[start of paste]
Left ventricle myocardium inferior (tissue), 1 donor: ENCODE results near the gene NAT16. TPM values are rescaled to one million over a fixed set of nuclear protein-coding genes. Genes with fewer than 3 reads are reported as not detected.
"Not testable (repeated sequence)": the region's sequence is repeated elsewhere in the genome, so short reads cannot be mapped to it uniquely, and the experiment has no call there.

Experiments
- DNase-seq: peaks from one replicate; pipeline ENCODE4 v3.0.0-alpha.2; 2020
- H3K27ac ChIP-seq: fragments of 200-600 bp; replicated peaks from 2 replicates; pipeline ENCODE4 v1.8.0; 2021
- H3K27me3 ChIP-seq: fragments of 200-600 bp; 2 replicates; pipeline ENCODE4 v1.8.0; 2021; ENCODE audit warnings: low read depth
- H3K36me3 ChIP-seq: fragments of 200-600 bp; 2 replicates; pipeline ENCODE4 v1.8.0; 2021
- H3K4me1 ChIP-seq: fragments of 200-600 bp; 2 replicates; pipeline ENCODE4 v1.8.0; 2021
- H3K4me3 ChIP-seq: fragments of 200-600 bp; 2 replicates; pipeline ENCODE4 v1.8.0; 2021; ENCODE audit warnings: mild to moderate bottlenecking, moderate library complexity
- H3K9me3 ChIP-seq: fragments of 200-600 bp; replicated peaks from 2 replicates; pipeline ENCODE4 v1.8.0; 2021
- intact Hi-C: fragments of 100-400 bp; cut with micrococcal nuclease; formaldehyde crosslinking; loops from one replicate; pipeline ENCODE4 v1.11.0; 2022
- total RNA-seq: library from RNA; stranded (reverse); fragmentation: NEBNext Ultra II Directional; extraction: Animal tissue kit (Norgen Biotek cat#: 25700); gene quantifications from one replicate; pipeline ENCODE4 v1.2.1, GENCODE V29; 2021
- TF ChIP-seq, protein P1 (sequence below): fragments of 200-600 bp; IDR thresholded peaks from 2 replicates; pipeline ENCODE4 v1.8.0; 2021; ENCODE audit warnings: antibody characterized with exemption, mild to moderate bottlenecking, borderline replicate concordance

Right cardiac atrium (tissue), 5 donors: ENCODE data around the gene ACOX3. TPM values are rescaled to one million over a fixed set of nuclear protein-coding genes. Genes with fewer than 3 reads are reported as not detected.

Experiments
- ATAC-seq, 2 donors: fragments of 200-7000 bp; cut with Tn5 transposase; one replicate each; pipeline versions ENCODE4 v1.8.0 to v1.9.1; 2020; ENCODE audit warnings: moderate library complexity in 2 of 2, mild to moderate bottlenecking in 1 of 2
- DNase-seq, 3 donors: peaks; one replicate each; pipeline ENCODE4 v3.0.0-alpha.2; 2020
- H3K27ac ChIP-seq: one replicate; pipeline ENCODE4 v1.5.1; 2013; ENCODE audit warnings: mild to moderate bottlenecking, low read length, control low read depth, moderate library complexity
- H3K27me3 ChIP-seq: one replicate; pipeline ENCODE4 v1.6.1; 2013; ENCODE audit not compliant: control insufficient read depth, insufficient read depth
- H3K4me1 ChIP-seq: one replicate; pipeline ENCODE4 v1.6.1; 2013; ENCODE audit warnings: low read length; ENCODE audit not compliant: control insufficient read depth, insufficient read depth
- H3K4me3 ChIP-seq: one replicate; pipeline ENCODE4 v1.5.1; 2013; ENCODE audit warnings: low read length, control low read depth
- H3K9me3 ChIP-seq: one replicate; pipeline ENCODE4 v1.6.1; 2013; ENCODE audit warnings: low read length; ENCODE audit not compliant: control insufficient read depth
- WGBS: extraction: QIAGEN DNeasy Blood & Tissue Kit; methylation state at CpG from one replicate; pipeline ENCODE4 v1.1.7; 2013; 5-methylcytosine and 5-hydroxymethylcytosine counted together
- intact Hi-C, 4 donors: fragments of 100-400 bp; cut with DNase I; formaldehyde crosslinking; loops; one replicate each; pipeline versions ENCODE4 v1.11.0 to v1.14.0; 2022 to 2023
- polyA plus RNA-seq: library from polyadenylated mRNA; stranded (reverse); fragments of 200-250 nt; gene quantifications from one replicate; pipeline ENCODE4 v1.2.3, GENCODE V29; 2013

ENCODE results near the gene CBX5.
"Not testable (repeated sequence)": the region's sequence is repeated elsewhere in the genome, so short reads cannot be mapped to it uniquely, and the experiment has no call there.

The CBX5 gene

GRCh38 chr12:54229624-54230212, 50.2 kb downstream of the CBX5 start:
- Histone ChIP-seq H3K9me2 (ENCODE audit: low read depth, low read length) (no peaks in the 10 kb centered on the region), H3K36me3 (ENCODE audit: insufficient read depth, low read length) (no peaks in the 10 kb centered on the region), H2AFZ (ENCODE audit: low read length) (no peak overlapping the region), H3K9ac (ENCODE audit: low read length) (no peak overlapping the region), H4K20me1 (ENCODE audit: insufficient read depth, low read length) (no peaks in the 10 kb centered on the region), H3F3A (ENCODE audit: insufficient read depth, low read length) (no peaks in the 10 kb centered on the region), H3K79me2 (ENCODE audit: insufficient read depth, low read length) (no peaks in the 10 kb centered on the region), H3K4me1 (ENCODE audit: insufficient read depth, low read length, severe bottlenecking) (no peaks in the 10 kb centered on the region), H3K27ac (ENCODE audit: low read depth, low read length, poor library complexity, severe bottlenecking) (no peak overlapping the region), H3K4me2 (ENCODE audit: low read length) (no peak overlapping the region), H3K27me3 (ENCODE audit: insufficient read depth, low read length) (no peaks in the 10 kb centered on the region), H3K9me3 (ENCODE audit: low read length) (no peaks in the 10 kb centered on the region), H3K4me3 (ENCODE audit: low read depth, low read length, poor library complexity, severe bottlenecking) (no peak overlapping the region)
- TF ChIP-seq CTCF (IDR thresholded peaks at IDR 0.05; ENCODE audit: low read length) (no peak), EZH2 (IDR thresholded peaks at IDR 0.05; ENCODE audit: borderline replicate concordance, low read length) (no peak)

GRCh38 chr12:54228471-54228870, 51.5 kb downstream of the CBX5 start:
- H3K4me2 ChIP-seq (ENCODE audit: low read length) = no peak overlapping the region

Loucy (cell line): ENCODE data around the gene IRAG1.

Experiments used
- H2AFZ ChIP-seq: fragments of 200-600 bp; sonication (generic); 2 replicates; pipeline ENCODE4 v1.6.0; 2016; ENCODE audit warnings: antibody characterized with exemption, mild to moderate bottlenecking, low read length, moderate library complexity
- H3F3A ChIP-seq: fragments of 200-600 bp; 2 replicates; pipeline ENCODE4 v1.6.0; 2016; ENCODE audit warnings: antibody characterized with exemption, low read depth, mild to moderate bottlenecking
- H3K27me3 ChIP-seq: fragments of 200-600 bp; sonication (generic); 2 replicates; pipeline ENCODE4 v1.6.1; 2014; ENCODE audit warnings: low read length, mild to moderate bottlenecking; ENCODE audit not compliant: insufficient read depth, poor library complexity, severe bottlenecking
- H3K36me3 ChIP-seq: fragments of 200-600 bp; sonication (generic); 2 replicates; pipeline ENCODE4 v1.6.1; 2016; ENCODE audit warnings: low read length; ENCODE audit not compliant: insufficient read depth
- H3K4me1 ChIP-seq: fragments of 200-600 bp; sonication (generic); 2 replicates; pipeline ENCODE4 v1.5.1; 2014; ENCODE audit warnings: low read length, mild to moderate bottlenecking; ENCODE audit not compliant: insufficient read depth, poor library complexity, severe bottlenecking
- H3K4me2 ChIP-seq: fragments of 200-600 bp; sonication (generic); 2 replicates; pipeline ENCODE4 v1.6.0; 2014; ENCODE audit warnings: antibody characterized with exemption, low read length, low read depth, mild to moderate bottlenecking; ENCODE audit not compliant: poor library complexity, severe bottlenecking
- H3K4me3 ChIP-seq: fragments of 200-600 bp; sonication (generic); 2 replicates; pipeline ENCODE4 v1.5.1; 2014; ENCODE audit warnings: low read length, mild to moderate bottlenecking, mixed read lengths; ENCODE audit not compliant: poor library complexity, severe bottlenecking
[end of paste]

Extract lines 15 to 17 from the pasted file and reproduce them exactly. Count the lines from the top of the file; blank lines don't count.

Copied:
Experiments
- ATAC-seq, 2 donors: fragments of 200-7000 bp; cut with Tn5 transposase; one replicate each; pipeline versions ENCODE4 v1.8.0 to v1.9.1; 2020; ENCODE audit warnings: moderate library complexity in 2 of 2, mild to moderate bottlenecking in 1 of 2
- DNase-seq, 3 donors: peaks; one replicate each; pipeline ENCODE4 v3.0.0-alpha.2; 2020